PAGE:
Mexico's axolotl 'water monster' may be extinct in the wildS

The iconic axolotl — a salamander-like creature capable of extraordinary regenerative abilities — has disappeared from its only known natural habitat in Mexico's few remaining lakes.

These aquatic creatures are basically salamanders that never grew up. Also known as 'water monsters,' they're a neotenal species whose adult members never lose their gills, allowing them to remain perpetually underwater. They're also unique in that they can regenerate their limbs, including less vital parts of their brains. It's for this reason that they're studied extensively by scientists, which is why many of them are bred and live in labs throughout the world.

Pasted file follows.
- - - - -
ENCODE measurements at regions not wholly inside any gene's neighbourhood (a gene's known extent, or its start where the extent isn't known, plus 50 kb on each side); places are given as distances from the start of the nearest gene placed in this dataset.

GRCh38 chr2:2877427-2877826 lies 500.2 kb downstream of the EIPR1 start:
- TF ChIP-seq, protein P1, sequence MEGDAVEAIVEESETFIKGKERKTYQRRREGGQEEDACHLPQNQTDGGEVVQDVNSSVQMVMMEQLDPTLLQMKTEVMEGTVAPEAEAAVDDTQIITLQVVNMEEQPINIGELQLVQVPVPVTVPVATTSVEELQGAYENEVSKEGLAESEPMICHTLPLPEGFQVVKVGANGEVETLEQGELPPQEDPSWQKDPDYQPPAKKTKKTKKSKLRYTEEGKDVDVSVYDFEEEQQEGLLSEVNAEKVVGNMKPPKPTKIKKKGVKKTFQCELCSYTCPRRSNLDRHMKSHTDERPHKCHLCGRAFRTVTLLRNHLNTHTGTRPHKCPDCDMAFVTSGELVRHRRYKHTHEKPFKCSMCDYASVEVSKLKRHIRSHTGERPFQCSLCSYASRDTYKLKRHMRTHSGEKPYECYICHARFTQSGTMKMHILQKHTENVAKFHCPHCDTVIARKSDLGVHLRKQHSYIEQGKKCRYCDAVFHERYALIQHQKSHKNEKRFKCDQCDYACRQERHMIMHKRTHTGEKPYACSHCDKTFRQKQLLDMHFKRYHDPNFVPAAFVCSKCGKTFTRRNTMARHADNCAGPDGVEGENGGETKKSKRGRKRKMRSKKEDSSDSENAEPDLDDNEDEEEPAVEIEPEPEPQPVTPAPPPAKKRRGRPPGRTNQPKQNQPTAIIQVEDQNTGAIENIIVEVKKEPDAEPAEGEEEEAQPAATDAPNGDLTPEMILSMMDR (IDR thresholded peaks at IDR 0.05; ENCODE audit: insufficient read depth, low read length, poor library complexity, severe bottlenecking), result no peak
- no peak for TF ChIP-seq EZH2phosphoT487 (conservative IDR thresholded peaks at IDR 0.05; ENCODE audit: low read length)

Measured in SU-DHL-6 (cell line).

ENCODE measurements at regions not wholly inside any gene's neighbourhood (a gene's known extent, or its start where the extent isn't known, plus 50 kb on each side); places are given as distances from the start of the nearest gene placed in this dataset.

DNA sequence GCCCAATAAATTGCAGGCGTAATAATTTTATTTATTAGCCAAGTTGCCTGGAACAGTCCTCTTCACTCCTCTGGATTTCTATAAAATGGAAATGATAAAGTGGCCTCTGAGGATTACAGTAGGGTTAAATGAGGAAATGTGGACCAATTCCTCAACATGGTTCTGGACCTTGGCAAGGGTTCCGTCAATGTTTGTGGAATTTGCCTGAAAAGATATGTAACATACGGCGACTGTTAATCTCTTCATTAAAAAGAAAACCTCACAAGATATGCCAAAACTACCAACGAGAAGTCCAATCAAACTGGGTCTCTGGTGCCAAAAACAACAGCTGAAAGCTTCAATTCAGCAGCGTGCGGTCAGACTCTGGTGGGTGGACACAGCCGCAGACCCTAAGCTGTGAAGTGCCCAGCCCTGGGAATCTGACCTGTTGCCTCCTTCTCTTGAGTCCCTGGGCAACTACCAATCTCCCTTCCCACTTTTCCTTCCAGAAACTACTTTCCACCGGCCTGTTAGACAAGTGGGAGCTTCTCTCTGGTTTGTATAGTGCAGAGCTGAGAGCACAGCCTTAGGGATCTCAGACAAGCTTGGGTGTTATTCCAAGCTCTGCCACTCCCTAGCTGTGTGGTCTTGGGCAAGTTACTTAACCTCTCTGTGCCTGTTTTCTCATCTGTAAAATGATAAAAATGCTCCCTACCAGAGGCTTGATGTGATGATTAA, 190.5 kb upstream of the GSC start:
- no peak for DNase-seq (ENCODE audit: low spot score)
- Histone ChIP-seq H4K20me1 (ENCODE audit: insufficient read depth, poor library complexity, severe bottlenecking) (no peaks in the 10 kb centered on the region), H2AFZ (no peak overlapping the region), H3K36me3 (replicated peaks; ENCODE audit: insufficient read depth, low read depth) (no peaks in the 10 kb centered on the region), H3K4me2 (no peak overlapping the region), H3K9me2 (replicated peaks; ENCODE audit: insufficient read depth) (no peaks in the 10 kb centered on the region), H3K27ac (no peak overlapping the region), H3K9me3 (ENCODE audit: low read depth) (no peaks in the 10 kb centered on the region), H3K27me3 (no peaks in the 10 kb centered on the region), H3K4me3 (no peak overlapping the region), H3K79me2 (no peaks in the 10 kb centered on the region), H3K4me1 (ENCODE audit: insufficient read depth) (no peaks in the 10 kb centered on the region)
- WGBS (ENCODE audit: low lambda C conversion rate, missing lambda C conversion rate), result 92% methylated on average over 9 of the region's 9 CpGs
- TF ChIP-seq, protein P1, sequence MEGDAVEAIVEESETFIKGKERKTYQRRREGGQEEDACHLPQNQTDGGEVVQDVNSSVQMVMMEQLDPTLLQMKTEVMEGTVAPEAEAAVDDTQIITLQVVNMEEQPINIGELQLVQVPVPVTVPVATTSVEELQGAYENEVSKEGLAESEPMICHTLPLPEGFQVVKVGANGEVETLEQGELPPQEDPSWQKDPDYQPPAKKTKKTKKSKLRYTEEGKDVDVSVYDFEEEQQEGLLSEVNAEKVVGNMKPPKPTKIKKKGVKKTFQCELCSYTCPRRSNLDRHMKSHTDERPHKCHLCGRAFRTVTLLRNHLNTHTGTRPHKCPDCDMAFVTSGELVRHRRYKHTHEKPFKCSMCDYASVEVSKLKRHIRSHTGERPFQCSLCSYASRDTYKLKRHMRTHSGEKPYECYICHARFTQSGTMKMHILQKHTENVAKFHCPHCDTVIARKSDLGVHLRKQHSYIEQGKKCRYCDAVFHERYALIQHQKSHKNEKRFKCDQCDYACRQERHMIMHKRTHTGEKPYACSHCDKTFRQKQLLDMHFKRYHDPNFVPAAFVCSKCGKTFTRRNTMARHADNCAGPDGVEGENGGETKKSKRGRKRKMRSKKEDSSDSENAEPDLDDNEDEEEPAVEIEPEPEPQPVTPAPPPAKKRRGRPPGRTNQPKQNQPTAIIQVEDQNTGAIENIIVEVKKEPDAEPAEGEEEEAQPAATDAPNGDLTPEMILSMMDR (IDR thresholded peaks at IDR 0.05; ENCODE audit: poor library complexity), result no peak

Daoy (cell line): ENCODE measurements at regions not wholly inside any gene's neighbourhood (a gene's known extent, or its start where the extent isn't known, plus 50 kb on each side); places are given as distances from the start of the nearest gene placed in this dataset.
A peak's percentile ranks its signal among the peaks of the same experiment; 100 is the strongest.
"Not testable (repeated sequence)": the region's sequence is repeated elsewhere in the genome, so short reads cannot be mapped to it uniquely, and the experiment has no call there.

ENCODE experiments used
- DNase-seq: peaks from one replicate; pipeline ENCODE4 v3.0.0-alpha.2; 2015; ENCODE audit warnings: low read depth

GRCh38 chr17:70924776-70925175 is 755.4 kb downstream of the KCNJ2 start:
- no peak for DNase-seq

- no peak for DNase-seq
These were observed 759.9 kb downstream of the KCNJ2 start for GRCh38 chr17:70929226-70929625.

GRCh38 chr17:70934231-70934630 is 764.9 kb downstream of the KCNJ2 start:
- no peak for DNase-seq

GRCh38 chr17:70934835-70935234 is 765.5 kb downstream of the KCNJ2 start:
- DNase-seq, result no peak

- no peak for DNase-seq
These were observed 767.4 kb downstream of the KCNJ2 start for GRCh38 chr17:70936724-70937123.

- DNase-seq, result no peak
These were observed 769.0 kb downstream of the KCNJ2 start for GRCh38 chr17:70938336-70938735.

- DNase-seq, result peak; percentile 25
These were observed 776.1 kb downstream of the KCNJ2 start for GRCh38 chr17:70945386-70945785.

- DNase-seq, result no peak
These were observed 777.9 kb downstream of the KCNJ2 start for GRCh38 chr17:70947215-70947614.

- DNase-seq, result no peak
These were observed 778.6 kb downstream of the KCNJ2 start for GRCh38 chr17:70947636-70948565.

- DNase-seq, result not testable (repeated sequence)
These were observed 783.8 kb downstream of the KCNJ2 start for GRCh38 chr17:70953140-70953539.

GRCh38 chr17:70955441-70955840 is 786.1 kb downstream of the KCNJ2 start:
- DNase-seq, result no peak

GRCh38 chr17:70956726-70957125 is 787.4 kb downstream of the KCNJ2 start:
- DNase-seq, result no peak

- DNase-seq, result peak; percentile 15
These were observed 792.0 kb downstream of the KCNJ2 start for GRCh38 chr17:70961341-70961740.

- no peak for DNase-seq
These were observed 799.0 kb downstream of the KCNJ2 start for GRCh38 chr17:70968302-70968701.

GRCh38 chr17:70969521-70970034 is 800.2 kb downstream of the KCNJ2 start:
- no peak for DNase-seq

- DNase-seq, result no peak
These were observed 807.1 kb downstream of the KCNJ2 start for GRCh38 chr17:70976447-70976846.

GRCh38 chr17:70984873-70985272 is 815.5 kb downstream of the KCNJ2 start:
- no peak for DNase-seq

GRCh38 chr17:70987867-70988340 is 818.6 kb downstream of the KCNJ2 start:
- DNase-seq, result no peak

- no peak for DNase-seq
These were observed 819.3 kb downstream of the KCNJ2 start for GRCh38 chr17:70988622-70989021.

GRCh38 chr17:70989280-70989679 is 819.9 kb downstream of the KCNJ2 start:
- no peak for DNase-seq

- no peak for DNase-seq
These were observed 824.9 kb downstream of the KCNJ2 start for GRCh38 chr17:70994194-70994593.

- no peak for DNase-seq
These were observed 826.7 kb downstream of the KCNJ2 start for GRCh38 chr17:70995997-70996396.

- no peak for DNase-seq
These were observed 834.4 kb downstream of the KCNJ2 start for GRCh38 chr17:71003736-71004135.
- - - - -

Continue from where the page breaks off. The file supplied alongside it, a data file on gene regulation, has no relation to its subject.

But sadly, they may now be extinct in the wild. Its only known habitat, Lake Xochimilco, is suffering from extensive pollution and urban sprawl. The Telegraph reports:

Biologist Luis Zambrano of Mexico's National Autonomous University says the most recent three-month attempt to net axolotls found not one of the creatures. He says researchers are planning a second three-month hunt for the creatures, which still survive in labs and breeding tanks...

...The Mexican Academy of Sciences said in a statement that a 1998 survey found an average of 6,000 axolotls per square kilometre, a figure that dropped to 1,000 in a 2003 study, and 100 in a 2008 survey.

Tovar Garza said it is too early to declare the axolotl extinct in its natural habitat. He said that in early February, researchers will begin a three-month search in hopes of finding what may be the last free-roaming axolotl.

The searches "on almost all the canals have to be repeated, because now we are in the cold season, with lower temperatures, and that is when we ought to have more success with the axolotls, because it is when they breed," Tovar Garza said.

More at The Telegraph. Image: Cen.